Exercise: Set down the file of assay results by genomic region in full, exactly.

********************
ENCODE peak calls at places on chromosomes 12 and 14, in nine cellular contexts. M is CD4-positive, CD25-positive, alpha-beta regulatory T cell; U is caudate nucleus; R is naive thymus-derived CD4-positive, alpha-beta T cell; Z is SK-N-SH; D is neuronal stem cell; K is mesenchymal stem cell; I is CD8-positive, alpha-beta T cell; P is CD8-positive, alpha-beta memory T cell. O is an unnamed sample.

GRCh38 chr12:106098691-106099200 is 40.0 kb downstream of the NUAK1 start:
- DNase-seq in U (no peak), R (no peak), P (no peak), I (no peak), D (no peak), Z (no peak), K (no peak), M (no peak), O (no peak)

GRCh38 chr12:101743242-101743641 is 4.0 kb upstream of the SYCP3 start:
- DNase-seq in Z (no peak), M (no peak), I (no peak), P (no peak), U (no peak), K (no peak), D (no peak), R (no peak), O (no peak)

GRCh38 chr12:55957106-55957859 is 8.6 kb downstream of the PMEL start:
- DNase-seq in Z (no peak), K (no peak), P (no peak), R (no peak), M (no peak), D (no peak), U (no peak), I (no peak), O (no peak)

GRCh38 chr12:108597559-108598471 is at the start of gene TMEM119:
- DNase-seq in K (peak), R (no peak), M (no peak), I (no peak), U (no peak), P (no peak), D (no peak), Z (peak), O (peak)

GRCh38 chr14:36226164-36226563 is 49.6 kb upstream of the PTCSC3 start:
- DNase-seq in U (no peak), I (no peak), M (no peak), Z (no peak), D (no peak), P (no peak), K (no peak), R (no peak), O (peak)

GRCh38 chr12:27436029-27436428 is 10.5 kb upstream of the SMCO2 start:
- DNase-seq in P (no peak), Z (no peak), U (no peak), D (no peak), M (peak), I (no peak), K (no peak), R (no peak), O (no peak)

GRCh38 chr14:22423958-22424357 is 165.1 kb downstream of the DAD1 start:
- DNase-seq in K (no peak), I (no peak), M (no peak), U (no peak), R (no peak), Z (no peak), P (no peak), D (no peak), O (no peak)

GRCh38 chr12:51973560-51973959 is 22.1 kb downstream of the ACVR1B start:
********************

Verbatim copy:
ENCODE peak calls at places on chromosomes 12 and 14, in nine cellular contexts. M is CD4-positive, CD25-positive, alpha-beta regulatory T cell; U is caudate nucleus; R is naive thymus-derived CD4-positive, alpha-beta T cell; Z is SK-N-SH; D is neuronal stem cell; K is mesenchymal stem cell; I is CD8-positive, alpha-beta T cell; P is CD8-positive, alpha-beta memory T cell. O is an unnamed sample.

GRCh38 chr12:106098691-106099200 is 40.0 kb downstream of the NUAK1 start:
- DNase-seq in U (no peak), R (no peak), P (no peak), I (no peak), D (no peak), Z (no peak), K (no peak), M (no peak), O (no peak)

GRCh38 chr12:101743242-101743641 is 4.0 kb upstream of the SYCP3 start:
- DNase-seq in Z (no peak), M (no peak), I (no peak), P (no peak), U (no peak), K (no peak), D (no peak), R (no peak), O (no peak)

GRCh38 chr12:55957106-55957859 is 8.6 kb downstream of the PMEL start:
- DNase-seq in Z (no peak), K (no peak), P (no peak), R (no peak), M (no peak), D (no peak), U (no peak), I (no peak), O (no peak)

GRCh38 chr12:108597559-108598471 is at the start of gene TMEM119:
- DNase-seq in K (peak), R (no peak), M (no peak), I (no peak), U (no peak), P (no peak), D (no peak), Z (peak), O (peak)

GRCh38 chr14:36226164-36226563 is 49.6 kb upstream of the PTCSC3 start:
- DNase-seq in U (no peak), I (no peak), M (no peak), Z (no peak), D (no peak), P (no peak), K (no peak), R (no peak), O (peak)

GRCh38 chr12:27436029-27436428 is 10.5 kb upstream of the SMCO2 start:
- DNase-seq in P (no peak), Z (no peak), U (no peak), D (no peak), M (peak), I (no peak), K (no peak), R (no peak), O (no peak)

GRCh38 chr14:22423958-22424357 is 165.1 kb downstream of the DAD1 start:
- DNase-seq in K (no peak), I (no peak), M (no peak), U (no peak), R (no peak), Z (no peak), P (no peak), D (no peak), O (no peak)

GRCh38 chr12:51973560-51973959 is 22.1 kb downstream of the ACVR1B start: